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Remember when Apple built a Mac OS running on top of Solaris and HP-UX? Seriously. It happened.
Macintosh Application Environment for Unix -- from back in 1994.
November 01, 2023
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In the 1990s, Microsoft developed software (Internet Explorer, Windows Media Player, and Outlook Express) for both Solaris and HP-UX — which brought a small dash of “Windows-y-ness” to UNIX-land.

But did you know that Apple brought the entire Mac System 7 to Solaris and HP-UX?

It’s true! First released in 1994 — and discontinued in 1998 — it was called “Macintosh Application Environment”. And it really-really works!

Note: The “Macintosh Application Environment” is not A/UX, Apple’s UNIX system for some of their 68k Macintoshes. Two totally different beasts. Apple has had a lot of toes in the UNIX waters for quite some time.

If you have a Sun SPARCstation (running Solaris 2.4) or an HP UNIX workstation (HP-UX 9 or 10)… you can run an entire Mac System 7.x instance… right within it’s own X window. With the ability to copy and paste text (and graphics) between Mac applications and UNIX applications.

Check it out. This is the screenshot that Apple, itself, used to promote this crazy beast.

That screenshot is using CDE (Common Desktop Environment), which was de-facto on Solaris and HP-UX back in those days.

But, technically, there’s no reason the Macintosh Application Environment (MAE) can’t be run under other desktop environments on top of either system. In fact, here’s a screenshot of MAE booting on Solaris… running the GNOME desktop.

This comes from a recent Twitter thread of someone showing off their SPARCstation… running Macintosh Application Environment. With a bunch of pictures.

Before we go any further… we need to take a detour over to Apple.com.

Not Apple.com nowadays… Apple.com from back when the final version of the Macintosh Application Environment was released — 1997. And, not really “Apple.com”, per se. But “MAE.Apple.com.”

Here — I kid you not — is what that glorious website looked like.

Ok. Seriously. There’s a lot of fascinating information here. How Apple handled the demo version. The prominent 1-800 number listings. But… But… WHAT IN THE WHAT.

Zoom in. Upper left quadrant. ENHANCE!

Holy Sumo wrestler in a tu-tu, Batman!

That, right there, is what we call a decision.

Someone was working on this website at Apple, back in the late 1990s, and was thinking to himself, “I got it. I know just what this website for the Macintosh Application Environment for UNIX needs.”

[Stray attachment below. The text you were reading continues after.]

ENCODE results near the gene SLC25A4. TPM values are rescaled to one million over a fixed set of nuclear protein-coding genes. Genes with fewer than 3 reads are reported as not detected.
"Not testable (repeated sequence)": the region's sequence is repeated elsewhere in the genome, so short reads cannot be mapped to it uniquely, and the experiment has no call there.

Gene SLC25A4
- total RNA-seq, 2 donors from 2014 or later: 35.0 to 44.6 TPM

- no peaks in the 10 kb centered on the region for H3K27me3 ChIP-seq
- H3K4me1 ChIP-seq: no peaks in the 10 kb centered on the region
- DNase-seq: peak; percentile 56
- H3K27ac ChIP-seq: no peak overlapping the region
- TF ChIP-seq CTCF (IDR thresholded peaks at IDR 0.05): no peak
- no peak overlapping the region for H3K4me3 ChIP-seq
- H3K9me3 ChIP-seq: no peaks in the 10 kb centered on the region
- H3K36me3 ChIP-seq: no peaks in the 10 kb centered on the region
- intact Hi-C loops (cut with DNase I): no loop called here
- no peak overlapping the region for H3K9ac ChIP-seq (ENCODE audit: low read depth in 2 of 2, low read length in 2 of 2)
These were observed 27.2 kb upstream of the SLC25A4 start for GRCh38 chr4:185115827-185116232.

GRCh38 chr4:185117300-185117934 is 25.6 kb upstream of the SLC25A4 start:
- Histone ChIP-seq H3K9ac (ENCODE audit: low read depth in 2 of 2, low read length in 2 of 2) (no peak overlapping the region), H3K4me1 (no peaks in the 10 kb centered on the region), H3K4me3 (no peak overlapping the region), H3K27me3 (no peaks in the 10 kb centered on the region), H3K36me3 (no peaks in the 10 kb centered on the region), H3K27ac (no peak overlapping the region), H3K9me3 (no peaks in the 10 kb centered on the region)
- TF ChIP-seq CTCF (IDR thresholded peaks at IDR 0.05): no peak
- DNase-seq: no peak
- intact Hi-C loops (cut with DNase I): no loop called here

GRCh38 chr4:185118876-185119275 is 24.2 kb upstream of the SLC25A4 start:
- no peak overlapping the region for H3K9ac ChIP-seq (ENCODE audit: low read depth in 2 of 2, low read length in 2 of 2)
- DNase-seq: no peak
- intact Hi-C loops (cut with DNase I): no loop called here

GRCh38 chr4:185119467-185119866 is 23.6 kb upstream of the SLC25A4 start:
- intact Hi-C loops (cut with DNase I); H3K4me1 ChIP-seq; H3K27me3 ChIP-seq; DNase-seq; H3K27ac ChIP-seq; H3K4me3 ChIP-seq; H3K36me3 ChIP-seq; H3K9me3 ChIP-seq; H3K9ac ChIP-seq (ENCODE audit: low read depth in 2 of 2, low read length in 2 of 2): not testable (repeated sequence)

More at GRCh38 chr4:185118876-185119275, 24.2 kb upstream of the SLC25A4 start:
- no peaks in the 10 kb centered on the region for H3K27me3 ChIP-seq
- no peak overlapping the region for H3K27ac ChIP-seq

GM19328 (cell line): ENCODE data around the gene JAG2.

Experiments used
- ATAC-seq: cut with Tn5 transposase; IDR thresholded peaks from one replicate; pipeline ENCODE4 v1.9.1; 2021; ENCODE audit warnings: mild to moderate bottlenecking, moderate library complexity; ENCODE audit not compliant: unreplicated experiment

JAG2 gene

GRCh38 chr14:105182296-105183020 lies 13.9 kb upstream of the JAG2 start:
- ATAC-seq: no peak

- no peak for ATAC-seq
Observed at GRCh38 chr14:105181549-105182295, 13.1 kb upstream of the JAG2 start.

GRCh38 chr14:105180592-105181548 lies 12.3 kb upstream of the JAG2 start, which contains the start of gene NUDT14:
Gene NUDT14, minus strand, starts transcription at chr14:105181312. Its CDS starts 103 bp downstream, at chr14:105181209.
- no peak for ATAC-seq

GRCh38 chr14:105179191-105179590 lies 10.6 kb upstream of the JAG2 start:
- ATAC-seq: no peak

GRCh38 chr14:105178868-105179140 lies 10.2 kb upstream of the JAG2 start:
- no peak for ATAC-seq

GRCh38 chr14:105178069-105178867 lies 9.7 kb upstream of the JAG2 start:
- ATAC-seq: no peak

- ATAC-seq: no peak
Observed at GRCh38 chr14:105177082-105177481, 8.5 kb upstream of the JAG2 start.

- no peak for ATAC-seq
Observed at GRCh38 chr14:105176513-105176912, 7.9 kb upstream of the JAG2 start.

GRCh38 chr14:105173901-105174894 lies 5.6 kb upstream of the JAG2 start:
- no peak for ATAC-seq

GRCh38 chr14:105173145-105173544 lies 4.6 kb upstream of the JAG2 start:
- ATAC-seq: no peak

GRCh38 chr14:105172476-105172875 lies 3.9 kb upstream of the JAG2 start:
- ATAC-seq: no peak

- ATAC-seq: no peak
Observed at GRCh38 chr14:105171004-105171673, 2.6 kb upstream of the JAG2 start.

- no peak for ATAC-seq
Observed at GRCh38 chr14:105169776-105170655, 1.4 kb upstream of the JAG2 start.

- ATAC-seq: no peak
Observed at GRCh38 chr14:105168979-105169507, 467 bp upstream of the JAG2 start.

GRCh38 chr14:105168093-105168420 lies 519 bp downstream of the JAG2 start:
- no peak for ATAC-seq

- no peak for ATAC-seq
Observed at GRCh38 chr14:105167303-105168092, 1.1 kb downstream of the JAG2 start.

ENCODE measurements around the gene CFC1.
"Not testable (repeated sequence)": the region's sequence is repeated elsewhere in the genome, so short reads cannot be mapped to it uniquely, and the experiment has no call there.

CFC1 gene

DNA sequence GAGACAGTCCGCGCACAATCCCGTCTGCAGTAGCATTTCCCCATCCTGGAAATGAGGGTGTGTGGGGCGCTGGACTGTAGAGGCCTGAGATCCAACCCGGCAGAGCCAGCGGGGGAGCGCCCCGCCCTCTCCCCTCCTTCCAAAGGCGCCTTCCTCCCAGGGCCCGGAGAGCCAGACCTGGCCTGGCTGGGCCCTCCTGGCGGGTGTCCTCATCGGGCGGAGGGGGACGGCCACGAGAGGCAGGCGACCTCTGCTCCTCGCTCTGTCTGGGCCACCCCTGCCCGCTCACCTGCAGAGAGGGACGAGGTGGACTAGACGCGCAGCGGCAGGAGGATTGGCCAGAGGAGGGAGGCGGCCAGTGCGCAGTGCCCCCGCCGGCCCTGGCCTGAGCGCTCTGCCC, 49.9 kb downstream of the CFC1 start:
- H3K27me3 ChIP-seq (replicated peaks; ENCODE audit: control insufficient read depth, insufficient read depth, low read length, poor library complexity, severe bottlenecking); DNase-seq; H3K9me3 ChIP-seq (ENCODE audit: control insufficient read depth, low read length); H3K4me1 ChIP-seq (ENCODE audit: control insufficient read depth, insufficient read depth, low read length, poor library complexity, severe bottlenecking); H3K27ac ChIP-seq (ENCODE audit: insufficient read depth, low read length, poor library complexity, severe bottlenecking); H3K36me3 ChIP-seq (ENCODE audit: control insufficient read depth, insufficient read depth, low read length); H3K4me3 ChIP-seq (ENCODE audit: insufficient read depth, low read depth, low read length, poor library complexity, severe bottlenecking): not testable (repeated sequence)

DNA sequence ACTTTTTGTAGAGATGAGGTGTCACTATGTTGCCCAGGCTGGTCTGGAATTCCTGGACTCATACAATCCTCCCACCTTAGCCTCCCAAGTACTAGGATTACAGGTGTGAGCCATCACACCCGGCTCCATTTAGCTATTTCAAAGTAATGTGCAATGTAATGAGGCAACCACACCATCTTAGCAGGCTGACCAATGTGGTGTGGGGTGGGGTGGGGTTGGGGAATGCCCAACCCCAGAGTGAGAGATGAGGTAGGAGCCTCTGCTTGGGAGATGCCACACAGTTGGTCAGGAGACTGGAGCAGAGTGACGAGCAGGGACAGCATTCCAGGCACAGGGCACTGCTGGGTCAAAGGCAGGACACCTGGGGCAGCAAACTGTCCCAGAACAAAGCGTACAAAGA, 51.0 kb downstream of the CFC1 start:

Powerful stuff.

I was pretty on-the-fence about this whole MacOS-on-UNIX thing. But then I saw this sumo wrestler. In a tutu. Wearing a tiara. And, well, that really — Holy cow, is he on a skateboard? Yep. He’s on a skateboard.

Well. That settles it. This is the coolest thing to grace Apple.com. Ever.

*ahem* Where were we? Ah. Yes.

So. How does all this work?

Is it a virtual machine? Yes. Yes it is. Mostly.

Courtesy the MAE 3.0 Whitepaper

It is, essentially, a 68040 emulator with a Mac ROM and System 7.5.3 sitting on top of it. Though, it’s performance — thanks partially, I think, to that wonderfully named “Mac/UNIX Scaffolding” chunk there in the middle — was quite reasonable.

Side Note: I worked for HP back in the late ‘90s, supporting HP-UX and other UNIX workstations. Only ever saw one machine with the MAE in use. But I recall thinking that it wasn’t the fastest Macintosh you could use at the time… but it wasn’t the slowest, either. Which I found impressive.

This system, by the end, was pretty doggone powerful. You could copy/paste between the Mac “virtual machine”…. and UNIX software. And you could access all of your UNIX partitions from the Mac side.

Thanks… you know… to the “scaffolding”.

From the Macintosh Application Environment Administrator’s Manual. (Thanks Archive.org!)

Note the toolbar along the bottom to provide some extra UNIX integration features.

Snippet from the MAE 3.0 Whitepaper

Oh! And check out the detailed breakdown of memory usage.

How awesome would it be if software nowadays shipped with details about memory usage like that? “We use this many MB for this code over here… and another X MBs for the graphics buffers…”

That should be a thing!

Also… Only 24 MB of RAM! Total! Ah, those were the days! The 90s were awesome.

Supposedly even AppleTalk works, at least according to the User Manual (which is different than the Administrator’s manual).

Installing MAE was a decidedly old-school, UNIX-y affair. All in the terminal, baby!

Screenshot courtesy of this archived website.

And here’s the About screen for the demo version of the very first release:

”The virtual Macintosh for Open Systems”… love that.

A screenshot of the trial version… because it amuses me. That HUGE 1-800 banner along the bottom of the window. It just takes up so much space. And simply seeing a 1-800 on screen, in an application window, is almost jarring. You just don’t expect to see that anymore.

MAE 2.0 screenshot which I found over here.

You know. Worth pondering on… This was 1994. In context, here are other things that came to pass in 1994:

  • Linux hit version 1.0.

  • Windows 95… was not out yet.

The idea of being able to run a SPARCstation or HP-UX box… and have a full Mac inside it (essentially)… during a time dominated by Windows 3.1… sounds pretty darned amazing.

Oh. Oh! Check this out.

There was a time when Apple has email mailing lists. That is the MAE User list. And Apple published the archives for people to search. I tell ya. Was a different time at Apple.

A couple final, parting thoughts:

  • This is Apple making, selling, and supporting running a version of the Mac operating system… on non-Apple hardware.  Even hosted on non-Apple software!

  • That sumo wrestler in the tutu.  That... that is something.

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